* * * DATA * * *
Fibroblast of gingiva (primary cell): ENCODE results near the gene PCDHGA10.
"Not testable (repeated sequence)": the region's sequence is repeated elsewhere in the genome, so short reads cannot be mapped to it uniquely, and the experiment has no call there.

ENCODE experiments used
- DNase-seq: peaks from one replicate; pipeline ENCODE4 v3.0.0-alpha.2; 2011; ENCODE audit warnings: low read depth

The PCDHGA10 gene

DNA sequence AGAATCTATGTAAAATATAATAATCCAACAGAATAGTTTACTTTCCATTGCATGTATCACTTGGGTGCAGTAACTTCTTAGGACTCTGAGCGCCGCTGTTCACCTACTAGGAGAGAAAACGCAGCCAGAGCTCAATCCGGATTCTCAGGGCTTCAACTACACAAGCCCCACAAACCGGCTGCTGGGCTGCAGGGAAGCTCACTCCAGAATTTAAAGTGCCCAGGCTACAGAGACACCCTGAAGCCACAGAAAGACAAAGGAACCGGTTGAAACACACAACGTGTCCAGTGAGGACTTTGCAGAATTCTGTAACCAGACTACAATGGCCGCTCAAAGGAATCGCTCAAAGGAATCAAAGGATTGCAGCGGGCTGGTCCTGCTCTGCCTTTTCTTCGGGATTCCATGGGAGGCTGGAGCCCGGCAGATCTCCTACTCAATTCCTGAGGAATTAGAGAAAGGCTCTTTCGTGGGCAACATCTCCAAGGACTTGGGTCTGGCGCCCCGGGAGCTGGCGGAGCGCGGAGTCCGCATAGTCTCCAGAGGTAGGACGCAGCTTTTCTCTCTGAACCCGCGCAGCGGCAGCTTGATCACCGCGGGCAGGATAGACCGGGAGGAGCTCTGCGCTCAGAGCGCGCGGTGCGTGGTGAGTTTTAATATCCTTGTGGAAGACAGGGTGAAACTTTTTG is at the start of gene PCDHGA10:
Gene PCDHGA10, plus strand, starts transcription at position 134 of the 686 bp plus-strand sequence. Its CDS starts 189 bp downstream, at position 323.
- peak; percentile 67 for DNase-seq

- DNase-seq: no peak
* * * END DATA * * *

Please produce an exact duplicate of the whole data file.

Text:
Fibroblast of gingiva (primary cell): ENCODE results near the gene PCDHGA10.
"Not testable (repeated sequence)": the region's sequence is repeated elsewhere in the genome, so short reads cannot be mapped to it uniquely, and the experiment has no call there.

ENCODE experiments used
- DNase-seq: peaks from one replicate; pipeline ENCODE4 v3.0.0-alpha.2; 2011; ENCODE audit warnings: low read depth

The PCDHGA10 gene

DNA sequence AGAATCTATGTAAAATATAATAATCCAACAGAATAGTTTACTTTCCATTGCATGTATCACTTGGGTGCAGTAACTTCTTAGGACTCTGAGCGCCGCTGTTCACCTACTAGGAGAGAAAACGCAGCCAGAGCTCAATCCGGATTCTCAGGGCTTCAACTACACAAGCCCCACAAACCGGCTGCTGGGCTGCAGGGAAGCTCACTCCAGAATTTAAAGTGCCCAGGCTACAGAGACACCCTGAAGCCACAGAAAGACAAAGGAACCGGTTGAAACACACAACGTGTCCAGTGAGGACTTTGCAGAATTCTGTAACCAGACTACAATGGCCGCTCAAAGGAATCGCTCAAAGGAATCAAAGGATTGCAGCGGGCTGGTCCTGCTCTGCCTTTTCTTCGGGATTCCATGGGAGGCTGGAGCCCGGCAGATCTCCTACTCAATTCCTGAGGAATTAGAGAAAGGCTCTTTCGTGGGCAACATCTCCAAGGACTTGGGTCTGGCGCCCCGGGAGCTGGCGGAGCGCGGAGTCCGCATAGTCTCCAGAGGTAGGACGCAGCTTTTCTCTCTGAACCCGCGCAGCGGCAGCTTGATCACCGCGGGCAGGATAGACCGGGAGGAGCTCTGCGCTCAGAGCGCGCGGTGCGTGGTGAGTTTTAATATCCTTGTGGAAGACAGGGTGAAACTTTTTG is at the start of gene PCDHGA10:
Gene PCDHGA10, plus strand, starts transcription at position 134 of the 686 bp plus-strand sequence. Its CDS starts 189 bp downstream, at position 323.
- peak; percentile 67 for DNase-seq

- DNase-seq: no peak